Student Journal of Health Sciences, vol 4 2001 no 2

 
 
 

Old Age With Two Cultures - A Qualitative Study of Elderly Chileans and Yugoslavs and Their Expectations Concerning Growing Old in Sweden

 

Authors: Pontvik Refsbäck S, Stigh L, Social Care Programme, Faculty of Health Sciences, Linköpings universitet, Sweden
Tutor:   Anbäcken E-M, PhD, Faculty of Health Sciences, Linköpings universitet, Sweden.

The Swedish National Statistics Office predicts that in 2010 there will be more than 200,000 foreign-born individuals in Sweden over the age of 65 years. Since the mid 1980s a debate has been underway concerning whether immigrants have a need for special care, and if so, who should meet this need.

The aim of this study was to investigate what elderly Chileans and Yugoslavs think about growing old in Sweden. We also wanted to study what they think about their needs for care when they become older and how they would like these needs to be met.

We conducted a qualitative study including a focus group interview of four Chileans and individual interviews with four Yugoslavs and three Chileans. In the theoretical frame of reference the modernisation theory and the role theory are considered.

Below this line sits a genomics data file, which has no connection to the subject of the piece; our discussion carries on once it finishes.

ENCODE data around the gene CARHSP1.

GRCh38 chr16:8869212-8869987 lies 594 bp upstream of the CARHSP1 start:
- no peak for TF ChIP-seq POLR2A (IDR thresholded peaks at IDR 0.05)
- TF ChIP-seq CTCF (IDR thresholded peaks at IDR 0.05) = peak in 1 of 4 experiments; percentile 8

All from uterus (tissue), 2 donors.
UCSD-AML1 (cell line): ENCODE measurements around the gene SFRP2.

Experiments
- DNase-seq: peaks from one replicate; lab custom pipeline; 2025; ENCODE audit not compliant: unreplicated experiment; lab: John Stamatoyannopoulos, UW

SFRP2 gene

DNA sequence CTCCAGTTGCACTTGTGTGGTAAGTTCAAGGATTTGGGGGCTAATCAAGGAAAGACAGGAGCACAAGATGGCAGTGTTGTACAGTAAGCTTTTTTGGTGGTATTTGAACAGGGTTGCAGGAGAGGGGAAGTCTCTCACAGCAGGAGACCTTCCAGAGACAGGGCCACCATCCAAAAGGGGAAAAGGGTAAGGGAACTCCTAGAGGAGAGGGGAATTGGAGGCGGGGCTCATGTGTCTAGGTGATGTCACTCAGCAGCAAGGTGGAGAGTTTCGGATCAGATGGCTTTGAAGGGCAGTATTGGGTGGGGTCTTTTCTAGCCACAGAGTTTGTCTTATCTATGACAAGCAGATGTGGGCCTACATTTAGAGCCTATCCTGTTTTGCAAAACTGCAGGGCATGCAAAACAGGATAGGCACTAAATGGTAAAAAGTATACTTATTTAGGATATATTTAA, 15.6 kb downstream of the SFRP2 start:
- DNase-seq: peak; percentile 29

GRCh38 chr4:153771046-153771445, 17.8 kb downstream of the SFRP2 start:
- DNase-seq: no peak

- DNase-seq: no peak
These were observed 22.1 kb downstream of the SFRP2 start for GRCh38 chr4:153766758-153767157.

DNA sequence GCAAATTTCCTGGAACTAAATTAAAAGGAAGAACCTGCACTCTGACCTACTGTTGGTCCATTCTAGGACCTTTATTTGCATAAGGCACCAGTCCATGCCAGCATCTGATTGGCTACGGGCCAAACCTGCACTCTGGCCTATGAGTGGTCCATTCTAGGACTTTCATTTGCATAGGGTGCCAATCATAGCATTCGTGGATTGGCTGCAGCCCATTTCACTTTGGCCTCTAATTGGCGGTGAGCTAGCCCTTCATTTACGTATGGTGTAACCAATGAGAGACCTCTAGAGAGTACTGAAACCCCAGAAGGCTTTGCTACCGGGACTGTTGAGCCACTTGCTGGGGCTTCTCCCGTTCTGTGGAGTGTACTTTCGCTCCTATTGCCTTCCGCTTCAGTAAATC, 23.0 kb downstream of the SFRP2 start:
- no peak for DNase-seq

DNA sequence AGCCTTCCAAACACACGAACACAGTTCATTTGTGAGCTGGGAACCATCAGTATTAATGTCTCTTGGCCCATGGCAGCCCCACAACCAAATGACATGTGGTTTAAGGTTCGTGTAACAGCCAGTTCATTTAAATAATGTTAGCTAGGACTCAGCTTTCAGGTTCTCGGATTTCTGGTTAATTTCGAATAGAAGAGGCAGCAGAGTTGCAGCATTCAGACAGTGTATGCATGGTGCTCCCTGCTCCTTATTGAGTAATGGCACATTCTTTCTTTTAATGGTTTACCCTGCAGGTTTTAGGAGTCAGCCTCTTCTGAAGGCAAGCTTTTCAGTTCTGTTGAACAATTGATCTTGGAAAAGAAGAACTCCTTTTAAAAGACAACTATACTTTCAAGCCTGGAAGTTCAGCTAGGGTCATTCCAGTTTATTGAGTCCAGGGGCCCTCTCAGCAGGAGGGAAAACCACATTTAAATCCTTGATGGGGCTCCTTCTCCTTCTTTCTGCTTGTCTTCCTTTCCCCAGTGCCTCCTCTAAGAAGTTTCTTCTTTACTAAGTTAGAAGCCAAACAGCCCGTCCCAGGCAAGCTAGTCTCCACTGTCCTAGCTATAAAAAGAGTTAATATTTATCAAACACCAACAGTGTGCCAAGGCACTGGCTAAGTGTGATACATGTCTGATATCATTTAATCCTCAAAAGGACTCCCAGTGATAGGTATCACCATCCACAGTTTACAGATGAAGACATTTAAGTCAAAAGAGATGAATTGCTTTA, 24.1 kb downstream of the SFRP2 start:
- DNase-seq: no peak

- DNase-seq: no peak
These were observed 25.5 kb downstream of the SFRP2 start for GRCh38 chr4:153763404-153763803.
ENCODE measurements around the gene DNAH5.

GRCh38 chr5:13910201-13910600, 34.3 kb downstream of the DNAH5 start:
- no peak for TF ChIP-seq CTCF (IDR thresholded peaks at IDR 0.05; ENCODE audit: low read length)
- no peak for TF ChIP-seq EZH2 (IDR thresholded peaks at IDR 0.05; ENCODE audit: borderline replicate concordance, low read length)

The results show that both the Chilean and the Yugoslav respondents define the need for care as purely physical and medical care. Their expectations about growing old in Sweden are governed by many different factors including traditions in their native countries and family relationships. Special ethnic solutions are only requested by respondents with poor Swedish language skills. In the final discussion we point out three factors we think influence the way in which elderly immigrants want and need to have their needs for assistance met. These factors are: 1) the reason for immigrating to Sweden, 2) number of years in Sweden, 3) the command they have of the Swedish language.

Key words: elderly immigrants, ethnicity, care needs, elderly care, special solutions

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